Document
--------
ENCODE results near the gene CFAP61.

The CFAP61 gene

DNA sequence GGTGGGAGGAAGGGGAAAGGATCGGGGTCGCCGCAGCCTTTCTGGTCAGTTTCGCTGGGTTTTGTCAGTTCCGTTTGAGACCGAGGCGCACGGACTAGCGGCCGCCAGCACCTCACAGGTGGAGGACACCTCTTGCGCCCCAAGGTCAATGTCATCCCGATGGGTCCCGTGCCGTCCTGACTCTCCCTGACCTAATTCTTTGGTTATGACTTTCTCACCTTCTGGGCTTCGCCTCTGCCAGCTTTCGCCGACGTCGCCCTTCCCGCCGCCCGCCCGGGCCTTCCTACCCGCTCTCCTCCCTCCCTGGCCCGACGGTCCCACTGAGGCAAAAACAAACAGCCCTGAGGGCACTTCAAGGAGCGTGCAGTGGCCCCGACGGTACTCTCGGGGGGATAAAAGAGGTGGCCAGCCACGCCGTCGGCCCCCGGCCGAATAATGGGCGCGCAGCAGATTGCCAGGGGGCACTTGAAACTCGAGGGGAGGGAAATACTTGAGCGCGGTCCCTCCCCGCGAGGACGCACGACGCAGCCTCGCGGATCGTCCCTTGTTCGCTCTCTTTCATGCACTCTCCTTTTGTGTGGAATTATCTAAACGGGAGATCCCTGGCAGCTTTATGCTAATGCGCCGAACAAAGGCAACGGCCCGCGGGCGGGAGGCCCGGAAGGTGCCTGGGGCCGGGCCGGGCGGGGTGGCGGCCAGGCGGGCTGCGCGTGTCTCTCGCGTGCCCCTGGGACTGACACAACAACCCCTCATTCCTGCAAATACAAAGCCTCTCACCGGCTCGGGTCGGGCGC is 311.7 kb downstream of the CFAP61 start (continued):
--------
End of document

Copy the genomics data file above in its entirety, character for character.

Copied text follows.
ENCODE results near the gene CFAP61.

The CFAP61 gene

DNA sequence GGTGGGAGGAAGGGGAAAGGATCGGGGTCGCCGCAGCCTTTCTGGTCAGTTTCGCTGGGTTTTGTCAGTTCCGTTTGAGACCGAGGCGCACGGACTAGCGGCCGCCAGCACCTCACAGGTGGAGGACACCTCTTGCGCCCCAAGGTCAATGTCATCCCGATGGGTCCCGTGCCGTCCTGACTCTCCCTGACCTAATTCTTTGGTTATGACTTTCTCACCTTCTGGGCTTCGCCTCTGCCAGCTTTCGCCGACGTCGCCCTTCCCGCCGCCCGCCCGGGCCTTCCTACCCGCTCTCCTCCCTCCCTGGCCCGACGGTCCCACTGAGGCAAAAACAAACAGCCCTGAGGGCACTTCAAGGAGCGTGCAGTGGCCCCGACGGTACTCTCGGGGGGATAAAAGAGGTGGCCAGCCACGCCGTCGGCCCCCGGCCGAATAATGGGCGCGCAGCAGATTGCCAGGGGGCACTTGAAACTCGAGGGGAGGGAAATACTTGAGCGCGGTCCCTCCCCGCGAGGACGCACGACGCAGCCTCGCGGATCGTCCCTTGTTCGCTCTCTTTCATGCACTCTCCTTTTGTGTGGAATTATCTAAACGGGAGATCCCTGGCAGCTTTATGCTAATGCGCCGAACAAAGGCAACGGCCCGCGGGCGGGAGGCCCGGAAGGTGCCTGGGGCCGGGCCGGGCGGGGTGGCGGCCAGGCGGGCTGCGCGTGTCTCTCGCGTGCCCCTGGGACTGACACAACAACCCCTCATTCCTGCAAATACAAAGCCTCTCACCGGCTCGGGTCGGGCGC is 311.7 kb downstream of the CFAP61 start (continued):